Why Accountability Isn’t All It’s Cracked Up to Be
Last week, I told you the biggest contributor to my successes was the factor of accountability. “Accountability gets the job done when Brit just can’t.”
And then, I challenged you to envision your future in five years in order to plot out what actions you’d take over the next six months. This was to identify what your marketing efforts and your business successes need to do for you.
Now, it’d be easy to assume today’s blog post would encourage you to share your vision of your future and your specific goals with someone else. Why? Because #ACCOUNTABILITY.
But that would be an unfortunate mistake. Because if you’re one of the many who simply do not respond well to outer expectations, including accountability, I would lead you astray.
See, I’ve learned everyone views and deals with accountability in a different way. And this is why we can’t assume what works for me will work you to get the job done, and vice versa.
This concept of our accountability “tendencies” has been made recently popular and more easily understood by the work of Gretchen Rubin, author of several New York Times Bestsellers, including The Four Tendencies.
In The Four Tendencies, Rubin shows us “there’s no magic, one-size-fits-all answer for building a happier, healthier, more productive life.” In fact, there are (you guessed it) four unique tendencies that we, as individuals, can be categorized as when it comes to how we live our lives.
But for a quick overview, the Four Tendencies are:
- The Upholder meets outer and inner expectations. They meet others’ deadlines placed on them, as well as their own New Year’s Resolutions.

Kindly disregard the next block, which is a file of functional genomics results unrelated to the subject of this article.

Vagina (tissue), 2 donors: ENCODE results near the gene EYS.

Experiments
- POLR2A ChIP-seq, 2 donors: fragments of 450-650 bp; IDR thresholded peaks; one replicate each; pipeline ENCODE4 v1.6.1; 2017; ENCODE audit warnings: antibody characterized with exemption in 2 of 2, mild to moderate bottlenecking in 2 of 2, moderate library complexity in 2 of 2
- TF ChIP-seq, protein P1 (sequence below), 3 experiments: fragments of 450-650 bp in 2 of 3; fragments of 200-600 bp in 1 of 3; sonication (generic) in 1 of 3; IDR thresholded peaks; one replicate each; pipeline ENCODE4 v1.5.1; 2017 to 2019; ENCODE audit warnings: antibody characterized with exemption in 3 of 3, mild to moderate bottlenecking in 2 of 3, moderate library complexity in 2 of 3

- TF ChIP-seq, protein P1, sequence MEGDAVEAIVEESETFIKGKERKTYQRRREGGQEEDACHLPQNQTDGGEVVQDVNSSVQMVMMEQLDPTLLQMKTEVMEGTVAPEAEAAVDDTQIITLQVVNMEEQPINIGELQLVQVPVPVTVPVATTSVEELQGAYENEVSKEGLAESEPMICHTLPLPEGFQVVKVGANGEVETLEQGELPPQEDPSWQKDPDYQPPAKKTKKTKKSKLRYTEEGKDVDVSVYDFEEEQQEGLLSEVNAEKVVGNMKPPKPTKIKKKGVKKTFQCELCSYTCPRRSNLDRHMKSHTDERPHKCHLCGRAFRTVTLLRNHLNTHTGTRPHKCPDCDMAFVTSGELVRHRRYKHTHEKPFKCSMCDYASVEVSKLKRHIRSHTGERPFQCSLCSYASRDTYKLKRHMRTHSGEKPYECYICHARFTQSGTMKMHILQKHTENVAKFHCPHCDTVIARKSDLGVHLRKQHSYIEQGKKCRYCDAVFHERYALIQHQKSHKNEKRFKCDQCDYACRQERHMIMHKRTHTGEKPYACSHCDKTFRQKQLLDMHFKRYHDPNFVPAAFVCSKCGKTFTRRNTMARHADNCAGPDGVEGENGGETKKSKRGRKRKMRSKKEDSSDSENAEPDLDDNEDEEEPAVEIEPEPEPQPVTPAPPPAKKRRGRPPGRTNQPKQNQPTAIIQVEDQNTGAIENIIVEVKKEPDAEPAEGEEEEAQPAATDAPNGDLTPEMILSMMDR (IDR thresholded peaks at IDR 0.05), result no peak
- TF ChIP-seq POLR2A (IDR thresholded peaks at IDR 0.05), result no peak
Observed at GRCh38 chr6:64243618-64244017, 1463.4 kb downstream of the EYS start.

- The Questioner resists outer expectations, while meeting inner expectations. They question others’ views, but if they come up with the initiative themselves, they can bring it to fruition.
- The Obliger meets outer expectations, while resisting inner expectations. They put others’ views ahead of their own, meeting others’ deadlines, but can’t seem to complete what they themselves set out to do on their own.
- The Rebel resists both outer and inner expectations. They disregard others’ views but also feel trapped by their own initiatives, often struggling to meet either long-term.
Once we know which Tendency we lean toward, we can understand better why we act and why we don’t act, as said on Gretchen’s website.
But even more so, we can begin to understand those around us better – why they do or do not act.
This is crucial intel as a Coach – someone encouraging others to act. Of course, I’ll have an easier time encouraging Upholders and Obligers. These are the people that often feel they desperately NEED a Coach because without one, they’ll struggle to act in a way that yields results.
But what happens when I meet a Questioner or a Rebel? Can they be “coachable” enough to reach their goals? I believe they can be, but it’ll require a different coaching style than those open and responsive to outer expectations.
These perspectives fascinate me to no end. I can’t wait to hear what Tendency you lean toward and how I might be able to Coach you best in the future.
And just in case you’re wondering, I’m an Upholder – responsive to both outer and inner expectations. This makes complete sense to me, as I certainly rely on accountability from external sources at times, but on a daily basis, I have to rely on my own expectations (as my own “boss”) to get the job done.